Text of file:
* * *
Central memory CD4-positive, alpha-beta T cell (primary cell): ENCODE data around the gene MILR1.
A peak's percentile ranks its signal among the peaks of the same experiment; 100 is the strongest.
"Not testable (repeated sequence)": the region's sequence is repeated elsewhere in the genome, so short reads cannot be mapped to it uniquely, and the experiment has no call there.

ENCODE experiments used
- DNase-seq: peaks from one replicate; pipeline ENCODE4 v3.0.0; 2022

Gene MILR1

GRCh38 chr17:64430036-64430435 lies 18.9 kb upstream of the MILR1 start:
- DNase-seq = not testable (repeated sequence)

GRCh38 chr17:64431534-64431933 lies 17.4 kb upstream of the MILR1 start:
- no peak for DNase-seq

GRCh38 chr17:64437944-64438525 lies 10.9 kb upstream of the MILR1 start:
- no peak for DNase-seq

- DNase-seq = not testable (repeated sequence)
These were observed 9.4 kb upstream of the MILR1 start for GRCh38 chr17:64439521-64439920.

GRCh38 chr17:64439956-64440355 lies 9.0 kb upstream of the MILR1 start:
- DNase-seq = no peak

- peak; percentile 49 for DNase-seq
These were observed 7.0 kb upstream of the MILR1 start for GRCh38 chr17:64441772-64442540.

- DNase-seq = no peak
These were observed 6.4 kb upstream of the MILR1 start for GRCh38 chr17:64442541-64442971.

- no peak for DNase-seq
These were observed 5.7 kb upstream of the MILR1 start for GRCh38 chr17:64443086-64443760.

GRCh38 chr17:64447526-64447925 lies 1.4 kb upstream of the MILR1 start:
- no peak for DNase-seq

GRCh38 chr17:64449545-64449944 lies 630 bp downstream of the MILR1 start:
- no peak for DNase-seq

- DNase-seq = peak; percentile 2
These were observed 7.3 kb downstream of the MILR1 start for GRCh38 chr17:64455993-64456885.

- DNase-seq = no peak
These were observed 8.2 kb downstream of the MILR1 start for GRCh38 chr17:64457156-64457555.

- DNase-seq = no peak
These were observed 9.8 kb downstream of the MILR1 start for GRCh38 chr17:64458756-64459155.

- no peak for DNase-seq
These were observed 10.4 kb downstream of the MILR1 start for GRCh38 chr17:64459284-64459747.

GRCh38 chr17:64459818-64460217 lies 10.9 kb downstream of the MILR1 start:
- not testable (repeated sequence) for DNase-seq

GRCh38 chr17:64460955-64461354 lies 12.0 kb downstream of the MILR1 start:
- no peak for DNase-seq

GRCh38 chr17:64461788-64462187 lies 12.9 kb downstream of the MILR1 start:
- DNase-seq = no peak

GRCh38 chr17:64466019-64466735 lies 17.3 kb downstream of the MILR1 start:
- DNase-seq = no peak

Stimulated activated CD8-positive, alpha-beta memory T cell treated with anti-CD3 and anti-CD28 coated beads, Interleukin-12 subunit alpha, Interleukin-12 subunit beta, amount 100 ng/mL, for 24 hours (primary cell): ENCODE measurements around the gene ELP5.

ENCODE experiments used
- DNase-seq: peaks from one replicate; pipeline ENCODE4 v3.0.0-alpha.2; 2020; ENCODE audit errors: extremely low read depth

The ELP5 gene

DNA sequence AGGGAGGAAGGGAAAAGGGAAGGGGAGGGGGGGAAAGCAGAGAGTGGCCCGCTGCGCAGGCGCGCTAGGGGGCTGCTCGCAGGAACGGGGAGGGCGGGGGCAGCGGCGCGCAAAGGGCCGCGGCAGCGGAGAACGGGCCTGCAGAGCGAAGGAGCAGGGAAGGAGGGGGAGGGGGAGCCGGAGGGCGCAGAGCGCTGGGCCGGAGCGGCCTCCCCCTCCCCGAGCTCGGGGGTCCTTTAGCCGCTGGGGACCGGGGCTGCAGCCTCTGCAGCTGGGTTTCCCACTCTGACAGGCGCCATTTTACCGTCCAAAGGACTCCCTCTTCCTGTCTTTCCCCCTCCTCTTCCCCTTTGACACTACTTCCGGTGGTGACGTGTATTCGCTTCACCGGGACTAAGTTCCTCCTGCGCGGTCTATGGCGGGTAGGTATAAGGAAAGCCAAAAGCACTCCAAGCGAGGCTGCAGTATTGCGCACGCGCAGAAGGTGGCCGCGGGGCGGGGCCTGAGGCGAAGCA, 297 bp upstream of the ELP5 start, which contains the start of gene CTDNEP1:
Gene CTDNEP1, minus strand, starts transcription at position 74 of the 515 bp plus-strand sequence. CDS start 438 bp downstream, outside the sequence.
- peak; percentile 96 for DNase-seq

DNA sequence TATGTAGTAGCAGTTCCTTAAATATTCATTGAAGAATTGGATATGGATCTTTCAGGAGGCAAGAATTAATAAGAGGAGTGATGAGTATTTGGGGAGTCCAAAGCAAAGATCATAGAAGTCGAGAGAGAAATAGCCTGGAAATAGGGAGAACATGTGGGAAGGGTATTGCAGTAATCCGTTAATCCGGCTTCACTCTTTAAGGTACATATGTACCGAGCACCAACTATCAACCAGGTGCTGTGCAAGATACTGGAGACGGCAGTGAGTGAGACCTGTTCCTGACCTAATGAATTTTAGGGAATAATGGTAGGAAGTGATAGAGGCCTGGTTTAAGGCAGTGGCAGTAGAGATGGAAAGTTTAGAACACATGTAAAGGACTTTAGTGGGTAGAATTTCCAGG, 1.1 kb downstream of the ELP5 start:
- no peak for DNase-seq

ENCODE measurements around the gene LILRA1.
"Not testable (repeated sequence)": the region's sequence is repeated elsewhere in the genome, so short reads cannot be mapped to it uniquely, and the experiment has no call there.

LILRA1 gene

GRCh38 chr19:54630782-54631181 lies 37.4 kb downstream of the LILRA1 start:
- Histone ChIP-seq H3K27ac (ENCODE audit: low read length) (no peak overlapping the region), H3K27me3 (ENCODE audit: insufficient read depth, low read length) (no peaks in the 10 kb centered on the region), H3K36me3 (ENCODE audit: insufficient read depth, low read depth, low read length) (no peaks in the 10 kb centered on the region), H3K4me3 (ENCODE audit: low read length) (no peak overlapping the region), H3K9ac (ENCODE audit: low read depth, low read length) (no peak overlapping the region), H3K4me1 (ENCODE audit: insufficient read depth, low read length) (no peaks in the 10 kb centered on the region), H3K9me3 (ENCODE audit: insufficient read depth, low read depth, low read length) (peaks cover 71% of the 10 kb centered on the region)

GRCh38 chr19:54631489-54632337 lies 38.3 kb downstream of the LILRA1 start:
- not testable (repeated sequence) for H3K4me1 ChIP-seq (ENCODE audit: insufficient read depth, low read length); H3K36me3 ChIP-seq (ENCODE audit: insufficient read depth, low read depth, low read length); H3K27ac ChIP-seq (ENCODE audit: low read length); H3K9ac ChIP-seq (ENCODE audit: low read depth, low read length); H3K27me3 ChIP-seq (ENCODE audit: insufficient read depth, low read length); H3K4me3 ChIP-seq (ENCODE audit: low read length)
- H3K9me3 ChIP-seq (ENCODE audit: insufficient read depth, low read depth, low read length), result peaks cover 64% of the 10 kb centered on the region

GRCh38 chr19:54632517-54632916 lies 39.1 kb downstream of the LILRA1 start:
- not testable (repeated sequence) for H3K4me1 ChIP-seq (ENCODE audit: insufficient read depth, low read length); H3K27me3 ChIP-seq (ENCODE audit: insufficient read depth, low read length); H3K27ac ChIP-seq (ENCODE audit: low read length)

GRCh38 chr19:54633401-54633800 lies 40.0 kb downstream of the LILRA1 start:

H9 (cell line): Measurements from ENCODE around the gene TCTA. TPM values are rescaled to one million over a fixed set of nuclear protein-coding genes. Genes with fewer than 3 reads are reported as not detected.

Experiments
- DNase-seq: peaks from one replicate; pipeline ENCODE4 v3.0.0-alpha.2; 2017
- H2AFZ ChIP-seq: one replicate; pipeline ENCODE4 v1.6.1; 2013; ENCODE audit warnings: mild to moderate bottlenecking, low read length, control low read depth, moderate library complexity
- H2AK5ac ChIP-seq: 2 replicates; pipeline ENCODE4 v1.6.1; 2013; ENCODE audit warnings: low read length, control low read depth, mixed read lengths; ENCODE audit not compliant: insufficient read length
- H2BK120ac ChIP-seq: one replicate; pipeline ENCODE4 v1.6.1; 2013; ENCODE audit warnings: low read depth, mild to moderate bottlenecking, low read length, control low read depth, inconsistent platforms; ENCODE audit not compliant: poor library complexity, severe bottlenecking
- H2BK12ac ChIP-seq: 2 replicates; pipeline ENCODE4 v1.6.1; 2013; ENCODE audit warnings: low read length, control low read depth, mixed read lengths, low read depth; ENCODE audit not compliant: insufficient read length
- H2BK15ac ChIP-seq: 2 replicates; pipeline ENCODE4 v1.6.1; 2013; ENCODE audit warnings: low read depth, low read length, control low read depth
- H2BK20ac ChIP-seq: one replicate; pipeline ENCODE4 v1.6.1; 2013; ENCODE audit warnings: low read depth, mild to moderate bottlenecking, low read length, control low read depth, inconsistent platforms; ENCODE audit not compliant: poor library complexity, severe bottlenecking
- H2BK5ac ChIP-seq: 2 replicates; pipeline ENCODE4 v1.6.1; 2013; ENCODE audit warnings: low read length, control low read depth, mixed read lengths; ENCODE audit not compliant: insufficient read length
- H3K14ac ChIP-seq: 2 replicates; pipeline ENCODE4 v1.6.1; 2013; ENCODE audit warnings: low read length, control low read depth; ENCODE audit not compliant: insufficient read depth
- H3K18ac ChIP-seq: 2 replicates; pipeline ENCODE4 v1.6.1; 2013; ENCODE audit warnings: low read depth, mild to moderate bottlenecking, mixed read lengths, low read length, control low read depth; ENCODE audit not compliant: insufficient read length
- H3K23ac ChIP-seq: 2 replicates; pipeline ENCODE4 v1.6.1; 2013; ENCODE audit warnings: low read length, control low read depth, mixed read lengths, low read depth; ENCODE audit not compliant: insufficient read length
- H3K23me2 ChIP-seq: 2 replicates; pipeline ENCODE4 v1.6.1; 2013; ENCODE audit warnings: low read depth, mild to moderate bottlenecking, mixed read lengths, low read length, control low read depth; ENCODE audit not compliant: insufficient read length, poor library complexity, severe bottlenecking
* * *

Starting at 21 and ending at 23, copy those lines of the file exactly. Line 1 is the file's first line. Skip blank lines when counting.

- no peak for DNase-seq
These were observed 5.7 kb upstream of the MILR1 start for GRCh38 chr17:64443086-64443760.

GRCh38 chr17:64447526-64447925 lies 1.4 kb upstream of the MILR1 start: